Telstra will no longer be welcoming founders into its start-up accelerator Muru-D after the telco reviewed how it engages with the start up sector. That means no new seed funding.
Muru-D was started in 2013, since then 140 startups across 17 cohorts graduated from the accelerator.
But the telco says things have changed & “ there are now many start-up accelerators from venture capitalists, global accelerators, university and government partnerships to help early stage companies develop their initial product.”
Instead “Telstra will use muru-D to provide start-ups with access to our core technologies and work selectively with more mature start-ups on partnerships with Telstra as either a supplier to us or as a go-to-market partner.”
How should corporations engage the start-up sector?
Some intelligence agencies were “incidentally” collecting data from Australia’s COVIDSafe contact tracing app during the first six months after its launch. The collection happened “in the course of lawful collection of other data” allowed under the Privacy Act.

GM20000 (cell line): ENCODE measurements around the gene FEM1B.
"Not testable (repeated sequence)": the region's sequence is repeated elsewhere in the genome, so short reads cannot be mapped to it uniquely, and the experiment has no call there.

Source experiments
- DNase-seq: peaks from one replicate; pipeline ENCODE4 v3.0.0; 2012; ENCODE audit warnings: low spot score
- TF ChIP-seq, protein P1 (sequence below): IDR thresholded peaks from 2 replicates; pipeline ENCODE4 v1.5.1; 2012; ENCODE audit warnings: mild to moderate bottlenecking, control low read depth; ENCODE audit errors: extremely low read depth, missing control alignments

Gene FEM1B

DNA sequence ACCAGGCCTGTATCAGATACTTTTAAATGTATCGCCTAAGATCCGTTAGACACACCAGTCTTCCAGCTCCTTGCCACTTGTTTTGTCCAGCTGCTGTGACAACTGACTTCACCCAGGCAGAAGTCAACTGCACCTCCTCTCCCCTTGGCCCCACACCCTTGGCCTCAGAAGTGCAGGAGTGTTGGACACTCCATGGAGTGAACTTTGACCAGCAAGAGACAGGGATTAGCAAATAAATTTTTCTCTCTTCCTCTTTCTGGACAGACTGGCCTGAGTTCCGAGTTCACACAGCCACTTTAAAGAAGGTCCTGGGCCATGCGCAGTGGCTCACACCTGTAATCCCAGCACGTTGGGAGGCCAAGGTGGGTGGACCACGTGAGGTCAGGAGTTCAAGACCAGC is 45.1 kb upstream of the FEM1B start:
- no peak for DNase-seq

The collection is considered incidental because it was not possible to collect the data covered by a warrant without inadvertently collecting the COVIDSafe data.
COVIDSafe uses bluetooth to log proximity, not location data but the app requires a user to upload some personal info like name, age, postal code, and phone number.
NYT opinion writer Charlie Warzel asked two baby boomers, who he had never met, for the passwords to their Facebook accounts so he could see what their newsfeeds looked like in the lead up to the US election.
He found “an information hellscape”
“Touching family moments are interspersed with Bible quotes that look like Hallmark cards, hyperpartisan fearmongering and conspiratorial misinformation”
And as Cam Wilson points out at Gizmodo, Facebook is still taking ad money from anti-vax groups in Australia, despite saying it would ban Anti-vax ads